It was not a coincidence that when I relaxed and felt calmer about the situation, suddenly a bright yellow light was seen at the end of the tunnel, literally. And that yellow light was none other than banana!!! Writing this out, I feel like dancing like the minions do when they see a banana.
It was pointed out that Chaplu papa probably enjoys more natural things – like my milk over formula, fruits over cerelac – and that makes so much sense. Being in the midst of all of this, I had not noticed this distinction at all. My focus in that first week was on making sure that Ducky ate a certain quantity of food and I would keep trying until she would eat that. What I realised by the end of that week was that this is a phase where we are introducing Chaplu papa to various kinds of food, so quantity is not important. I guess I was so keen on satisfying her hunger that I missed the main point of introducing solids.
Chaplu papa lives upto her nickname as she now goes ‘chapp chapp’ on most of the foods that we give her. We started with banana, steamed apple, mashed carrot, boiled beetroot and have now moved onto a lot more fruits, veggies and dal. Initially we gave only 1 fruit or vegetable at a time, but now we give a mixture of things. I am loving curating special menus for Ducky. In a few days, the annaprashna puja will happen when rice is introduced into her diet and from there on the whole world is on her plate….This is sooo exciting.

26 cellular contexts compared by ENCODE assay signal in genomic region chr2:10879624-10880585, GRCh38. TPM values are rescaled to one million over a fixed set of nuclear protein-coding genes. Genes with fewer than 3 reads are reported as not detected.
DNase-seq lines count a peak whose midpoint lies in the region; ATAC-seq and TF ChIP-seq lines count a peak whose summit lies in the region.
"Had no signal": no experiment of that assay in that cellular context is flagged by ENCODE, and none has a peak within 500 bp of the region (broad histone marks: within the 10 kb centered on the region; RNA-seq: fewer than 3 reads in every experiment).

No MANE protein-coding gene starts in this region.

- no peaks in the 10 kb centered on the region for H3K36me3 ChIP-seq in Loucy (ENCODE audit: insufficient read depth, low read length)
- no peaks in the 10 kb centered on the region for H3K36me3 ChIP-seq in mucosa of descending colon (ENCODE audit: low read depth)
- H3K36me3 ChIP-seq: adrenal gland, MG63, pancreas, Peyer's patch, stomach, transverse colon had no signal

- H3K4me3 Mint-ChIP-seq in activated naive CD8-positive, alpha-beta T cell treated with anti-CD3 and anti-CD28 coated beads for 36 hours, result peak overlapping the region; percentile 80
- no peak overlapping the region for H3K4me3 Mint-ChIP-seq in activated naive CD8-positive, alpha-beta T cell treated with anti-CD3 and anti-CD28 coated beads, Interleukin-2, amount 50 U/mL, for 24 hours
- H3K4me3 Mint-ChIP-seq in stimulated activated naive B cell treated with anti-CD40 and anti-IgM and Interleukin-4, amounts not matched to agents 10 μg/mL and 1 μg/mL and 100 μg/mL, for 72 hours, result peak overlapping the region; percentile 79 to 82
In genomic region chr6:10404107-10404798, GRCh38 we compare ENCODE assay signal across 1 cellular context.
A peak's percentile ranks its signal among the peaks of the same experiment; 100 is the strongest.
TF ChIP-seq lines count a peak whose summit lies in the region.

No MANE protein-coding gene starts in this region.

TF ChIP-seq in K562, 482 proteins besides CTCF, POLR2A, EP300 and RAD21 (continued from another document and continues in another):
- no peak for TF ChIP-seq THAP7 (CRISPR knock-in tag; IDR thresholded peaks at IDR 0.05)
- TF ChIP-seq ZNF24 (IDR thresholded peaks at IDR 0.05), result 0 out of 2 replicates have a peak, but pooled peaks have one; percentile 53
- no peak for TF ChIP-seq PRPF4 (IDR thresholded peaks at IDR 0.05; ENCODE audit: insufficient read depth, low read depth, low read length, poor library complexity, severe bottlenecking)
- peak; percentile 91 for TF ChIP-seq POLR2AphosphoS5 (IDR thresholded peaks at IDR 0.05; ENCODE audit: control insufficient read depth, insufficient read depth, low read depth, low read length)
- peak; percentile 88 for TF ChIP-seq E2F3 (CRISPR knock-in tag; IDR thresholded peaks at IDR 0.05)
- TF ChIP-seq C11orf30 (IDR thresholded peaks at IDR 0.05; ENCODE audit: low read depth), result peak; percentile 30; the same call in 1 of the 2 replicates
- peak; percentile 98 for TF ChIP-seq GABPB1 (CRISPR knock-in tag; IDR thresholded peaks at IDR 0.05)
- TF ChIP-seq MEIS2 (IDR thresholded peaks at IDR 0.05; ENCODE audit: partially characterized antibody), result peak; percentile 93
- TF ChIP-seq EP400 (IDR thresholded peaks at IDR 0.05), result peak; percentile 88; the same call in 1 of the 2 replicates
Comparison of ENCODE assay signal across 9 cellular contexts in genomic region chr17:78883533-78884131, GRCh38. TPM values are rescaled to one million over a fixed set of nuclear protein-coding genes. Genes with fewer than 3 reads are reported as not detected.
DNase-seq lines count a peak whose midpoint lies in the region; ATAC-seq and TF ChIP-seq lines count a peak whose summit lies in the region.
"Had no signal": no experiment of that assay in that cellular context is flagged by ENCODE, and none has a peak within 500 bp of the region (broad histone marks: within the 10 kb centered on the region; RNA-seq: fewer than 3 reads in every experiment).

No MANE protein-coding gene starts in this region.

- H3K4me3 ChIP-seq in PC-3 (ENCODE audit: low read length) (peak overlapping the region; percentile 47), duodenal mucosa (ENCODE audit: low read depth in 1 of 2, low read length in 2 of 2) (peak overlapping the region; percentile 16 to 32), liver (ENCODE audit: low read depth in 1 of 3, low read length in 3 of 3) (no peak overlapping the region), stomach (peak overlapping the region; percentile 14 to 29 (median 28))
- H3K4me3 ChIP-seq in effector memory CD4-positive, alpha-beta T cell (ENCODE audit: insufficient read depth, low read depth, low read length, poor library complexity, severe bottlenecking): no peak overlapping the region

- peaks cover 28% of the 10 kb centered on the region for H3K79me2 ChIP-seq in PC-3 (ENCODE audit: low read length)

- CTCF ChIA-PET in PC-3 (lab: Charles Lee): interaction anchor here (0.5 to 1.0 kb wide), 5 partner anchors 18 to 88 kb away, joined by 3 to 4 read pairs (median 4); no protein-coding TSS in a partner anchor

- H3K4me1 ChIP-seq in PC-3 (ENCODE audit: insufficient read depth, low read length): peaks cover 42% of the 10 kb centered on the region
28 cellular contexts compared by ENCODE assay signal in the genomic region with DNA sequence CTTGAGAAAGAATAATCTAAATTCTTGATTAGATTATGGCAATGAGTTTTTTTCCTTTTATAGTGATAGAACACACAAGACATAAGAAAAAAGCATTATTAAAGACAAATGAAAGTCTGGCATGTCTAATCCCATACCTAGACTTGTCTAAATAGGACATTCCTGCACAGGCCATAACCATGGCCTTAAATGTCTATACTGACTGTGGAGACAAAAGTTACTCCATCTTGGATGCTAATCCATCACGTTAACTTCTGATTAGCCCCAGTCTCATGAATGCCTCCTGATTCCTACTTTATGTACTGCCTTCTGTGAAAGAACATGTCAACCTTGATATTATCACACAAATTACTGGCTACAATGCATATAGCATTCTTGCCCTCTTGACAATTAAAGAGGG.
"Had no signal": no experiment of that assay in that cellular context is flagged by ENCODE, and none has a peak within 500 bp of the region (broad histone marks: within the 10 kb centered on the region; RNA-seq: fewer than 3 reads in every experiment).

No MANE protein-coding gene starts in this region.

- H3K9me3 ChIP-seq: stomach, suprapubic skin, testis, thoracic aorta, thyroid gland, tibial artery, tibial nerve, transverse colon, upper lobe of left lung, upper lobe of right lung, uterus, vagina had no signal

There has also been this dilemma of feeding Ducky pureed / mashed foods vs. the baby lead weaning method where food is left in front of the baby and they pick up whatever they want. Learning about both has made me understand that a mix of both is the best. We give Ducky her mashed food 3 meals a day, watching out for cues from her that she is full and not feeding her any more after that; and we leave bits of soft fruits / cooked veggies in front of her for her to get a feel for the texture and to try and put into her mouth. Chaplu papa, me, any other family members involved, her feeding chair, bib, clothes and surrounding area are always such a mess at the end of a feeding session that a good scrubbing is the order of the day. But I wouldn’t have it any other the way. Not only is it good fun to see Ducky growing and enjoying all this, but this is also a natural way for me to overcome my sensory issues with various textures.
I am very eager to see what Chaplu papa will lap up next, but equally have understood that it is ok for her to not like / not want something and for me to take it easy about this whole process.
Seeing as how food is such an important part of our lives, this longish piece was dedicated to my trials and tribulations related to food and Ducky. Have you had similar experiences and found ways of dealing with it? I would love to learn from you – so do leave me a note about it.
As Ducky crosses the half year mark, there are so many fun, energetic and mischevious things that she is upto. More of all of that in the next write up. Until then stay safe and enjoy yourselves.